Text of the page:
At this moment (1 am) I would have been on a plane in the sky en route to Seattle if it weren’t for the fact that I woke up yesterday morning to dense snowfall and one-half mile visibility, meaning that the morning flight never left Anchorage and my relief didn’t make it into town. Three cancelled flights later and we’re still waiting.
It’s kind of how things like this always go: Tuesday was beautiful and clear, with some overcast, but definitely flyable. Yesterday we were plunged into a beautiful white abyss, and about a half-dozen of us are still on boats tonight waiting for our reliefs. If the morning flight doesn’t take off tomorrow, they’ll drive to Valdez. That’s the only way that everyone got out of town yesterday; there were several cars full of Crowley mariners on the road. They reported clear highways and blue skies, while we sat here watching snowflakes the size of ping-pong balls pile up on our tires. The moment I woke up and saw what was going on, I resigned myself to it completely. You have no control in this situation, and to try to exert control is to drive yourself crazy. My second mate was spinning himself into a bundle of stress, and when I texted a friend of mine on another boat about it, she offered to relieve him so he could go home. Talk about saving the day – she has been my compatriot on the tug Hunter for almost a year now until she started sailing on other boats a few hitches ago, so when she arrived on board it was like welcoming her home. He made it out of Valdez and she settled in here with us, getting paid to stand by.
I would have hoped for a quiet day considering the circumstances, but the phone rang off the hook all afternoon and we got two separate visits from shoreside personnel (a third visit was cancelled). I spent a good chunk of time chasing down an inquiry from purchasing (some junk about fuel strainer basket mesh sizes) and generally was glad to stay busy, rather than sit and watch the snow fall. We got updates at least every hour from my relief on the status of the flights out of Ted Stevens – you know how that went. As the day rolled into evening, the last flight was cancelled and then the weather broke in Port Valdez, the sky clearing around 1900. I was messing around in the wheelhouse not paying attention, but when I looked up I could see the shore and at least halfway up the mountains. It’s funny because my bags have been packed for more than 24 hours and I’m living with the bare minimum of clean clothing and amenities until we get out of here. My roommate and I had to grab fresh towels out of the cook’s room because we definitely didn’t realize we’d be staying another day or longer when we packed up and threw all our linens in the laundry. At the moment our room is an array of sea bags stuffed to the seams and shoved into corners; a toothbrush, some shampoo, shower shoes, pajamas. Not much else. We are ready to get out of here at a moment’s notice.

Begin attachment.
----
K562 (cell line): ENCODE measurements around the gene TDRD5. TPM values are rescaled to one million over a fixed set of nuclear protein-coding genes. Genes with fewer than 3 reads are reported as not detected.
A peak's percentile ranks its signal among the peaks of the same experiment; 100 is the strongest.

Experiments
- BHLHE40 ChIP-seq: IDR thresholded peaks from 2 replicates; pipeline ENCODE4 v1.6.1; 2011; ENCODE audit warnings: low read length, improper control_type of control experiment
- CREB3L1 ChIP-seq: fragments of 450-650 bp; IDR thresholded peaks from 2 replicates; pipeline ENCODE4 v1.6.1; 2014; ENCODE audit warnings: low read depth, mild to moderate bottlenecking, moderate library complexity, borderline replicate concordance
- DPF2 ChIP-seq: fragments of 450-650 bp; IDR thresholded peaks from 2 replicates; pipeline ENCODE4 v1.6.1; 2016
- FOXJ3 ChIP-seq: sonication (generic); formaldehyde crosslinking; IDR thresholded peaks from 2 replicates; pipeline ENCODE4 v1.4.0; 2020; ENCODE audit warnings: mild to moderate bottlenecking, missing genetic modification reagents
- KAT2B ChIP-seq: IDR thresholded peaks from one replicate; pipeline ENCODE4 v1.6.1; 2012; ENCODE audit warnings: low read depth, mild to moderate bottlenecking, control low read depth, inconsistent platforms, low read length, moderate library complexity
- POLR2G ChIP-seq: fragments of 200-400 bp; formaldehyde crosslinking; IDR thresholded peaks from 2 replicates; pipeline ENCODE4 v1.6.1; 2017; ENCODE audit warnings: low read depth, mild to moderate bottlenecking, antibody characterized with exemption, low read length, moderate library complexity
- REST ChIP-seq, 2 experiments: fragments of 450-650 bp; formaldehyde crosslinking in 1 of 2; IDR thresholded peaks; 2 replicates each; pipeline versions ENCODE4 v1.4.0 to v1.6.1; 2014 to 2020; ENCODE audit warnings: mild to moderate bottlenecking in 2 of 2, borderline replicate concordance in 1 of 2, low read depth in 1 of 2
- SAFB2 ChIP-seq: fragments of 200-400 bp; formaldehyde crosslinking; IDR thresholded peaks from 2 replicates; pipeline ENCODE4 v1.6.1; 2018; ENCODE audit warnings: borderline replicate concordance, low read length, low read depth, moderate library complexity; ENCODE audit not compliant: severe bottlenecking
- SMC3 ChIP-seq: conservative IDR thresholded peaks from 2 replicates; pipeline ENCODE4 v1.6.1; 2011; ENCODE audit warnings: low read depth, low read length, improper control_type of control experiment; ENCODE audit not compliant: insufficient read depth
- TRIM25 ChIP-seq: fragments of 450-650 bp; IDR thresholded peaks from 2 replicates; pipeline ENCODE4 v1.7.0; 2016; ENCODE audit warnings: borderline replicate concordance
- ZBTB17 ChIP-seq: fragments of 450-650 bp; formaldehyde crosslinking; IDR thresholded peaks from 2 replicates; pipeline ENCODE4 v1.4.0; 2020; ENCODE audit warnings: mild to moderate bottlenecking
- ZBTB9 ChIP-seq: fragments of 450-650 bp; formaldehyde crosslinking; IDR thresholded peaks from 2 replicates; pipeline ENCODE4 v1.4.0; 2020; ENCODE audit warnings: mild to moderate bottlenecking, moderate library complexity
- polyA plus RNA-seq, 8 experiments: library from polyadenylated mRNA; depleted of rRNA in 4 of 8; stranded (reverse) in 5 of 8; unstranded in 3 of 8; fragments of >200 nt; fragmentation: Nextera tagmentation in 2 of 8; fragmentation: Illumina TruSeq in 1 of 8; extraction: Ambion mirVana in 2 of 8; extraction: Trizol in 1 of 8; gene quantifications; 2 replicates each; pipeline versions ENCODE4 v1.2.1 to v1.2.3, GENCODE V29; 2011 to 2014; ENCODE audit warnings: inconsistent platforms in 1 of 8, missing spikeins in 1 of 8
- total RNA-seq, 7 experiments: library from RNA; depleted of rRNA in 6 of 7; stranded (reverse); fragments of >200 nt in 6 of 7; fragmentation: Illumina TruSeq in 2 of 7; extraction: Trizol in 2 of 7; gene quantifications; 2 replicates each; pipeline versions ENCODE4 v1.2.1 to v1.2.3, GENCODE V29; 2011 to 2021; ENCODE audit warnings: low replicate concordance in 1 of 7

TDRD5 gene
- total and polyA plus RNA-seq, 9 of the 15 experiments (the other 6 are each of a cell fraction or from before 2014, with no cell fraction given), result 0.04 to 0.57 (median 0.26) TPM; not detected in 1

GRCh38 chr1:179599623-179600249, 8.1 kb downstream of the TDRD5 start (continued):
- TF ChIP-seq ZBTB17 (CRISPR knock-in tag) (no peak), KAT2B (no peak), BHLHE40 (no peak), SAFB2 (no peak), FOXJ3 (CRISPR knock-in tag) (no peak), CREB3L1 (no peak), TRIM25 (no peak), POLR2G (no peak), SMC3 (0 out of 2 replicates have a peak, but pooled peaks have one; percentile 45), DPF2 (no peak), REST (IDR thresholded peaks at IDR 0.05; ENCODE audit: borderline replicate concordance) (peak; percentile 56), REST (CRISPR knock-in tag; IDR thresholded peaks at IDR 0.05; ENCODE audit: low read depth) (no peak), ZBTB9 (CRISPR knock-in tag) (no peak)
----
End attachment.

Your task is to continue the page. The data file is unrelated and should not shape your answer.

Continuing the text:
Now in the time that I’ve been writing this, we’ve gone again from partly cloudy to heavy snow; it looks like goosedown falling from the sky. The air is dead still; there’s not a breath of wind. Snow collects and floats in icy sheets on the flat-calm surface of the port. My hopes that the morning flight will make it into town with our reliefs on board is fading once more. If the flight doesn’t go, the drive from Anchorage will take at least five or six hours. In the meantime, we’ve made an extra two days of pay, and I’m happy to enjoy my quiet time on the Hunter with some of my favorite shipmates.